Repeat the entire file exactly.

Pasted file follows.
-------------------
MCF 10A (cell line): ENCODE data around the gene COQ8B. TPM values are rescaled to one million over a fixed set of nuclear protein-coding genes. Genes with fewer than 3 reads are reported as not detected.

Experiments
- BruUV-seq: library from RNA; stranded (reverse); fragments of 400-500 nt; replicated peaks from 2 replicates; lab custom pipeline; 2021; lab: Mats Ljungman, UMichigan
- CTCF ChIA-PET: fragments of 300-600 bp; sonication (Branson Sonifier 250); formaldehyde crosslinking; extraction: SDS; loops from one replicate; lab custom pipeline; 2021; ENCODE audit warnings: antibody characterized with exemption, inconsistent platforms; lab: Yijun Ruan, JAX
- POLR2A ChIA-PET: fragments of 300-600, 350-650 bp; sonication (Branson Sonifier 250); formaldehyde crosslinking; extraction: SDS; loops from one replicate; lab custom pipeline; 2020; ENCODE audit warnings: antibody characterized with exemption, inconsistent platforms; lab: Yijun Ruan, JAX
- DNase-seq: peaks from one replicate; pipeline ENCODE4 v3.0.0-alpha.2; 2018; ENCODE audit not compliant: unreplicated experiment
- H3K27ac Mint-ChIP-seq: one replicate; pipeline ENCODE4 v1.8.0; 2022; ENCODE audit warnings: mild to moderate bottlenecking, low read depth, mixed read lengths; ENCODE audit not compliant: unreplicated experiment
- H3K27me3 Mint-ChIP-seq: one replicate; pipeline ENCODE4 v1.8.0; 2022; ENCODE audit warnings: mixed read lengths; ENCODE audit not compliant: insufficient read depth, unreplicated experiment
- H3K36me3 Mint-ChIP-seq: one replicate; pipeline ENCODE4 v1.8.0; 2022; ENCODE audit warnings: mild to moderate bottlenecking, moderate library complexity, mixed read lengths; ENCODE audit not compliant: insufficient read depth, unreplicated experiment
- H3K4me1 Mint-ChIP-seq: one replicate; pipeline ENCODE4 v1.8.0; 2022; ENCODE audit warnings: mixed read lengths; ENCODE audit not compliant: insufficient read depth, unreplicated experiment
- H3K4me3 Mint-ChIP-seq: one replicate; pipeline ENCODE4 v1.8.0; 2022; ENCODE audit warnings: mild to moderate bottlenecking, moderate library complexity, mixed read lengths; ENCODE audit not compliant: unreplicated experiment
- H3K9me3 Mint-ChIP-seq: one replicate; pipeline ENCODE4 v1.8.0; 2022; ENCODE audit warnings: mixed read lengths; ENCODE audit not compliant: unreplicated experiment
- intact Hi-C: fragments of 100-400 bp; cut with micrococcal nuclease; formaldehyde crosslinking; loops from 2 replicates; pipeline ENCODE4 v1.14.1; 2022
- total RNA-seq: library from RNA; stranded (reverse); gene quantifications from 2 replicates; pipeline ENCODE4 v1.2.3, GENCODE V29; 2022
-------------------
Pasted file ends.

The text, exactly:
MCF 10A (cell line): ENCODE data around the gene COQ8B. TPM values are rescaled to one million over a fixed set of nuclear protein-coding genes. Genes with fewer than 3 reads are reported as not detected.

Experiments
- BruUV-seq: library from RNA; stranded (reverse); fragments of 400-500 nt; replicated peaks from 2 replicates; lab custom pipeline; 2021; lab: Mats Ljungman, UMichigan
- CTCF ChIA-PET: fragments of 300-600 bp; sonication (Branson Sonifier 250); formaldehyde crosslinking; extraction: SDS; loops from one replicate; lab custom pipeline; 2021; ENCODE audit warnings: antibody characterized with exemption, inconsistent platforms; lab: Yijun Ruan, JAX
- POLR2A ChIA-PET: fragments of 300-600, 350-650 bp; sonication (Branson Sonifier 250); formaldehyde crosslinking; extraction: SDS; loops from one replicate; lab custom pipeline; 2020; ENCODE audit warnings: antibody characterized with exemption, inconsistent platforms; lab: Yijun Ruan, JAX
- DNase-seq: peaks from one replicate; pipeline ENCODE4 v3.0.0-alpha.2; 2018; ENCODE audit not compliant: unreplicated experiment
- H3K27ac Mint-ChIP-seq: one replicate; pipeline ENCODE4 v1.8.0; 2022; ENCODE audit warnings: mild to moderate bottlenecking, low read depth, mixed read lengths; ENCODE audit not compliant: unreplicated experiment
- H3K27me3 Mint-ChIP-seq: one replicate; pipeline ENCODE4 v1.8.0; 2022; ENCODE audit warnings: mixed read lengths; ENCODE audit not compliant: insufficient read depth, unreplicated experiment
- H3K36me3 Mint-ChIP-seq: one replicate; pipeline ENCODE4 v1.8.0; 2022; ENCODE audit warnings: mild to moderate bottlenecking, moderate library complexity, mixed read lengths; ENCODE audit not compliant: insufficient read depth, unreplicated experiment
- H3K4me1 Mint-ChIP-seq: one replicate; pipeline ENCODE4 v1.8.0; 2022; ENCODE audit warnings: mixed read lengths; ENCODE audit not compliant: insufficient read depth, unreplicated experiment
- H3K4me3 Mint-ChIP-seq: one replicate; pipeline ENCODE4 v1.8.0; 2022; ENCODE audit warnings: mild to moderate bottlenecking, moderate library complexity, mixed read lengths; ENCODE audit not compliant: unreplicated experiment
- H3K9me3 Mint-ChIP-seq: one replicate; pipeline ENCODE4 v1.8.0; 2022; ENCODE audit warnings: mixed read lengths; ENCODE audit not compliant: unreplicated experiment
- intact Hi-C: fragments of 100-400 bp; cut with micrococcal nuclease; formaldehyde crosslinking; loops from 2 replicates; pipeline ENCODE4 v1.14.1; 2022
- total RNA-seq: library from RNA; stranded (reverse); gene quantifications from 2 replicates; pipeline ENCODE4 v1.2.3, GENCODE V29; 2022